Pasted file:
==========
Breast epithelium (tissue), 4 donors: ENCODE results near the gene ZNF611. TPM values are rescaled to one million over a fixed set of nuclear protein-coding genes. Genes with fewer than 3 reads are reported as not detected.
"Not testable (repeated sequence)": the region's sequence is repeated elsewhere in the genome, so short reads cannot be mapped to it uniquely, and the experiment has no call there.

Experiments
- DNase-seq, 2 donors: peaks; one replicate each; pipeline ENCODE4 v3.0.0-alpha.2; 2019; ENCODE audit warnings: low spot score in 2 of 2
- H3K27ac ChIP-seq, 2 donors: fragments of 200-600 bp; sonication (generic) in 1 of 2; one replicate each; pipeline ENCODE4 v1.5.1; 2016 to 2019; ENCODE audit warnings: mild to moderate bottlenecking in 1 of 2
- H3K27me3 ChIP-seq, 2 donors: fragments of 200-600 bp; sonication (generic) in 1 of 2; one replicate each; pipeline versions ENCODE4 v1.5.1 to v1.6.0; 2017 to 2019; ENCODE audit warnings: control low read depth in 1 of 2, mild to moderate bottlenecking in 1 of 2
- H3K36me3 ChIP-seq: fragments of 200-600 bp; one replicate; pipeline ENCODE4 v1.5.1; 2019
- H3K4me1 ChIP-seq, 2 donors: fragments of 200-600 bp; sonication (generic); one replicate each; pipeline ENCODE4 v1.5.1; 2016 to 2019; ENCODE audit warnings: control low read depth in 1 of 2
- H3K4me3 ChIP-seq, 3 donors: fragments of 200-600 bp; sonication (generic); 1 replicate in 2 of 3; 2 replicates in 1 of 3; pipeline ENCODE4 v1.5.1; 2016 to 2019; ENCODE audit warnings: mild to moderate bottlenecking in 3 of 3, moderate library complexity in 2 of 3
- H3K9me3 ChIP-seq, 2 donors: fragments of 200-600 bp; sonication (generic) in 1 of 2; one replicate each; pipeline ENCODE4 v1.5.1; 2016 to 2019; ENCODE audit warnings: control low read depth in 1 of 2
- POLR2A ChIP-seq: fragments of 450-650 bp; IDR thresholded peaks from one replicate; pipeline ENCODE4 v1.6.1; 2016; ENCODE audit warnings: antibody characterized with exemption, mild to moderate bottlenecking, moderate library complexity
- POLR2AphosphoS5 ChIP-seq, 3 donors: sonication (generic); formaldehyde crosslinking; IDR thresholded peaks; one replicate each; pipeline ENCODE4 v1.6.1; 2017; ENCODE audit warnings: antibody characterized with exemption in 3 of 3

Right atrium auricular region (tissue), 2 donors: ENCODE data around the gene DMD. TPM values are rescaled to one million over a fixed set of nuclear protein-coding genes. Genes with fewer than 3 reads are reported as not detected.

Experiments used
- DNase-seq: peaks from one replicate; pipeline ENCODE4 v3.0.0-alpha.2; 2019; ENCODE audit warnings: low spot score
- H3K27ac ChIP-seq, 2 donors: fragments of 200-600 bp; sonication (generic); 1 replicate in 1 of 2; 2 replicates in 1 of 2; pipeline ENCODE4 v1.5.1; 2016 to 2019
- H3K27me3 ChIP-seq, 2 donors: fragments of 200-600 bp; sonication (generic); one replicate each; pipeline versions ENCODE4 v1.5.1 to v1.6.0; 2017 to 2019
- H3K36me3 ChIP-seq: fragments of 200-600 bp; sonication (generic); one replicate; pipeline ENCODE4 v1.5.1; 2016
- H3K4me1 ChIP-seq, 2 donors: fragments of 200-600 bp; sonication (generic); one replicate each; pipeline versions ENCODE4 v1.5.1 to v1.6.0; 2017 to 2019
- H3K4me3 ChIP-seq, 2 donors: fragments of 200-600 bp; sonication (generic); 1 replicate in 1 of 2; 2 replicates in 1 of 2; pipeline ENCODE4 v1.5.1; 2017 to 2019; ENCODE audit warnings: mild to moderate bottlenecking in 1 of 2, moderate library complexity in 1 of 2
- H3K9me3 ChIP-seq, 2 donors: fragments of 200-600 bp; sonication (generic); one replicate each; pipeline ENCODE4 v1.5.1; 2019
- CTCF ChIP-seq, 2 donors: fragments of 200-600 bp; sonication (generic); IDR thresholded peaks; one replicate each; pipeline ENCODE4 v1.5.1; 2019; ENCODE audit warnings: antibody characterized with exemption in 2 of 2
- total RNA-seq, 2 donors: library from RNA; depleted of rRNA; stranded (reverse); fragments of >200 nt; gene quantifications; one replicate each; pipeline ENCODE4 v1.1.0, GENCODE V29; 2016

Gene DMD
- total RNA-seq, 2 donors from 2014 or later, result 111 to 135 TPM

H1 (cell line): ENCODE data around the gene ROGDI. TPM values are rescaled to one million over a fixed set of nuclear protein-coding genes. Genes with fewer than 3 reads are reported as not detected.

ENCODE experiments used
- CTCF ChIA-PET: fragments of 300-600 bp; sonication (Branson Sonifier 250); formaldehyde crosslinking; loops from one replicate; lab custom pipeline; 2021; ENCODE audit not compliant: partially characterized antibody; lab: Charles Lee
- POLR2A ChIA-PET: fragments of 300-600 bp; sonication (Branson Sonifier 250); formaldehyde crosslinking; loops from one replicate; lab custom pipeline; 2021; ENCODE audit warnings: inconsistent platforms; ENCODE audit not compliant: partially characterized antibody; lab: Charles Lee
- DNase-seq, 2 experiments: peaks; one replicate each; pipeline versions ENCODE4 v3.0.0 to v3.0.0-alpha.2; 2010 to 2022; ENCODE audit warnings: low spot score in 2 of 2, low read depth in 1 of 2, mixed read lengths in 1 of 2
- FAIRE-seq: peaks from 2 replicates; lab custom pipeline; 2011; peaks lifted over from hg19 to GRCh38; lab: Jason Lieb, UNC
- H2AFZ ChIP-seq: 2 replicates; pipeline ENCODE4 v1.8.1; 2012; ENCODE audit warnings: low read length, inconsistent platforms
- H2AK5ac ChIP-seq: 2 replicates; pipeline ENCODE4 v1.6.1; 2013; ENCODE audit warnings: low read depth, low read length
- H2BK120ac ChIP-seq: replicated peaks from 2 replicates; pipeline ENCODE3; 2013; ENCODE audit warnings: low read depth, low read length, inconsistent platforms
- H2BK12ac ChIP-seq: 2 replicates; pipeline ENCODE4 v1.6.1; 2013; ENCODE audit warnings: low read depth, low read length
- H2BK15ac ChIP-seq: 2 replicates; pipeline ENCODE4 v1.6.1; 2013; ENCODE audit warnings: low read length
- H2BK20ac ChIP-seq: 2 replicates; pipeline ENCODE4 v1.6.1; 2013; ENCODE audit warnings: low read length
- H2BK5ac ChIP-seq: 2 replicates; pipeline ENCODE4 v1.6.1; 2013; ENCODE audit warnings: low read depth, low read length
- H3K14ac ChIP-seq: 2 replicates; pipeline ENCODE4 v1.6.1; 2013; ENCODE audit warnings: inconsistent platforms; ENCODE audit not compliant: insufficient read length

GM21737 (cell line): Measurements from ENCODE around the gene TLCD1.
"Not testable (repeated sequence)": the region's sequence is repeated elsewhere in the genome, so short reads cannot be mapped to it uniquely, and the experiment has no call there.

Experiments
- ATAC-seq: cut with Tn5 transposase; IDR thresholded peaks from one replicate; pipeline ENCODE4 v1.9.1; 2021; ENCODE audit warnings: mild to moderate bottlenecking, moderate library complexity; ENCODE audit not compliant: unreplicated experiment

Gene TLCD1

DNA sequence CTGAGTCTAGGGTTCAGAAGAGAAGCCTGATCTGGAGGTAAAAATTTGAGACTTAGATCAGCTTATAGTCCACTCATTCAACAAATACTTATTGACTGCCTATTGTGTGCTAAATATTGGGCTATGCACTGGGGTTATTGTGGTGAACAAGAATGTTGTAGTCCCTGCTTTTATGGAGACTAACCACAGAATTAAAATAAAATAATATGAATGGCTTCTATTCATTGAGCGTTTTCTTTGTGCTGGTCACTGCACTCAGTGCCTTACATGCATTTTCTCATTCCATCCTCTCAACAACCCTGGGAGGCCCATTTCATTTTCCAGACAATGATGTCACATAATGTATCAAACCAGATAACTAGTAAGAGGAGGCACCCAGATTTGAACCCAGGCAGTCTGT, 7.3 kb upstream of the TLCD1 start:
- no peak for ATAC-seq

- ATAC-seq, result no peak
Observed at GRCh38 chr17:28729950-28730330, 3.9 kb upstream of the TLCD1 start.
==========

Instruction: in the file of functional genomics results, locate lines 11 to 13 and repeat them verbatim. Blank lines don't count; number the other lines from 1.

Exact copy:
- POLR2A ChIP-seq: fragments of 450-650 bp; IDR thresholded peaks from one replicate; pipeline ENCODE4 v1.6.1; 2016; ENCODE audit warnings: antibody characterized with exemption, mild to moderate bottlenecking, moderate library complexity
- POLR2AphosphoS5 ChIP-seq, 3 donors: sonication (generic); formaldehyde crosslinking; IDR thresholded peaks; one replicate each; pipeline ENCODE4 v1.6.1; 2017; ENCODE audit warnings: antibody characterized with exemption in 3 of 3

Right atrium auricular region (tissue), 2 donors: ENCODE data around the gene DMD. TPM values are rescaled to one million over a fixed set of nuclear protein-coding genes. Genes with fewer than 3 reads are reported as not detected.